I’m Afraid of Electric Cars (not)

The new Mini Cooper SE 3 Door

There's no Woolf to Fear with Electric Cars

I remember visiting relatives in the Maritimes some years ago. They didn’t have access to natural gas for home heating and hot water at the time, but it was coming and they had all kinds of questions. “Aren’t you afraid your house will blow up?” Well, no, we’ve been using natural gas for some 50+ years in Ontario and that type of event was extremely rare. “Won’t it smell?” Actually, a rotten egg smell is added to natural gas so that you can smell it. It doesn’t normally have an odour. 

When people are surveyed on why they won’t buy an electric vehicle, they predominantly claim that they’re afraid of running out of power and not be able to get home. My anecdotal conversations go something like this:

Them: “I’m afraid I won’t get home”
Me: “How often has that happened when you drive a gas-powered car?”
Them: “Well, never.”
Me: “So how would that change with an EV?”
Them: “I can go farther on a tank of gas than on a battery.”
Me: “That’s debatable with the larger batteries available now, but, tell me, how far do you drive in a week?”
Them: “About 400 kilometres.”
Me: “How much in a day?”
Them: “Usually about 100 kilometres.”
Me: “Then a 2014 Nissan Leaf would be perfect for you. Just plug it in over night, and you can easily go 100 kilometres every day.”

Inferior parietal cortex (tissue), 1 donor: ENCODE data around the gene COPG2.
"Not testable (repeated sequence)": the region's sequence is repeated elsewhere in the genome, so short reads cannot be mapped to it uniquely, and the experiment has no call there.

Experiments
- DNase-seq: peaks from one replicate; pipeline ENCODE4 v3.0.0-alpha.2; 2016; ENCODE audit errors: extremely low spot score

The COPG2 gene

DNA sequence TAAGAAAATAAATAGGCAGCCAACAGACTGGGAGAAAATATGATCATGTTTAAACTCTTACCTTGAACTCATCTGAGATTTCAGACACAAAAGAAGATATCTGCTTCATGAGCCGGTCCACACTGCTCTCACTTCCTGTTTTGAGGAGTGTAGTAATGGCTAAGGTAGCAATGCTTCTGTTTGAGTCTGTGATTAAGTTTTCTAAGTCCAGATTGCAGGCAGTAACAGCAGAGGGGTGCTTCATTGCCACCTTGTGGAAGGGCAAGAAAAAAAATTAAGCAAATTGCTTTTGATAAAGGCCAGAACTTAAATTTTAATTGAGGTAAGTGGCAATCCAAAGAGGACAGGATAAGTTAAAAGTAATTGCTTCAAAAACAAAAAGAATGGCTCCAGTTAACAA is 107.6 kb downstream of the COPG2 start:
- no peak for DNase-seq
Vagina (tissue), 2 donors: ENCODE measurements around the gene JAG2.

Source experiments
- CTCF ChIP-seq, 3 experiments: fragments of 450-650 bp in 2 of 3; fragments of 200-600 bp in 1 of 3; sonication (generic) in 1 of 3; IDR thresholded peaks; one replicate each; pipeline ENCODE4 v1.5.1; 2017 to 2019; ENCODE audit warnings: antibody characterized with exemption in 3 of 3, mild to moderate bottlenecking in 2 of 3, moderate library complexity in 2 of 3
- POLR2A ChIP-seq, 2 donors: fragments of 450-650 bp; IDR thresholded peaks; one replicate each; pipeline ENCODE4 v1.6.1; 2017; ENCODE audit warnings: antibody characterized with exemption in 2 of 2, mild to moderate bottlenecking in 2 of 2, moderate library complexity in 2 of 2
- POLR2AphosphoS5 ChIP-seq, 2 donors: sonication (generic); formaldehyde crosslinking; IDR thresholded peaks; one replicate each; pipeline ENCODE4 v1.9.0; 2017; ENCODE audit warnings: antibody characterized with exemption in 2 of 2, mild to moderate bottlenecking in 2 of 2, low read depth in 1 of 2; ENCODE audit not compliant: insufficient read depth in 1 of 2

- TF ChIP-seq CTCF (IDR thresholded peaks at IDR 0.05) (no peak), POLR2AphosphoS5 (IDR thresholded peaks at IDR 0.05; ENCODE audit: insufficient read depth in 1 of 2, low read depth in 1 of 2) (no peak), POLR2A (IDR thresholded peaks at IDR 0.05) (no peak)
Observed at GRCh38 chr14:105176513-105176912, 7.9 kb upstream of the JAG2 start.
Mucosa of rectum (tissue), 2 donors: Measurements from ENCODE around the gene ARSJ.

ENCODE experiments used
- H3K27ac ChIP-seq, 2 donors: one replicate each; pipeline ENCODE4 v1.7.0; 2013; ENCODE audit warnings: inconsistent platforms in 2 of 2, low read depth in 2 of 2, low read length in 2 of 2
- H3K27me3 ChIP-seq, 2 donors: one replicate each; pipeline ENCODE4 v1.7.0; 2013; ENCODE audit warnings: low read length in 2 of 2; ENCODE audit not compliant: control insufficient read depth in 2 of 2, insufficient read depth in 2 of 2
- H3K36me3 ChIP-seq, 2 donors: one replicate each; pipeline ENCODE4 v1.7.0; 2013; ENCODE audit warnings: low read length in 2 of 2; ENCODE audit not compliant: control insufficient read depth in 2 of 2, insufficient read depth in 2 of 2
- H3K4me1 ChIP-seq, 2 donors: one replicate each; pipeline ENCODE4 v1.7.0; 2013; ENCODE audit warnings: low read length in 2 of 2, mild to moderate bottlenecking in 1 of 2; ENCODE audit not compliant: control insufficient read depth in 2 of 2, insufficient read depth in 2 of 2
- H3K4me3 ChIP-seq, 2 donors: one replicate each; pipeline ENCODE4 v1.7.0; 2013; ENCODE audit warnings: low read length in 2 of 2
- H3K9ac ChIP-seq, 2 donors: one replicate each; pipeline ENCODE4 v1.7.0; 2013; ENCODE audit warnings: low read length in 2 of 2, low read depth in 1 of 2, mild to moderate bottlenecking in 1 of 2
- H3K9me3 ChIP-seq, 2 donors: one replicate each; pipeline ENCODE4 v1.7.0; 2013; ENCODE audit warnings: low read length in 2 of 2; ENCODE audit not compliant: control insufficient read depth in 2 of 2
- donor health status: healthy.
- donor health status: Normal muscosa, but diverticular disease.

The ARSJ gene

Them: “Why would I want a six year old car? I don’t want a 2014 Nissan Leaf.”
Me: “That’s okay, because even the base 2020 Nissan Leaf SV will take you more than 200km on a single charge.”
Them: “Really?”
Me: “Yup.”

At this point, they now have a lot to think about.

Lookin' Back and Forth

The original Ford Model T went about 100 miles on a fill up. Gas stations were few and far between. Fast forward 100 years. Early electric vehicles (Teslas notwithstanding) could go about 100 miles on a charge. EV ‘filling stations’ were few and far between. Today, there are literally thousands of public charging stations in Canada and the U.S. Most EV owners charge up at home, and are ready to go each day with a fully charged battery.

The Arguments Are Disappearing

Once my relatives Down East got comfortable with how practical and low-cost natural gas could be, their worries went away. Similarly, the practical arguments against owning an electric vehicle are getting weaker every day. In a future post, we’ll discuss long-range travel with an electric vehicle. In the meantime, use our Automobl Comparison Tool and check the cost of fuel driving an EV versus a gas-powered vehicle. The economic arguments are getting weaker, too. 

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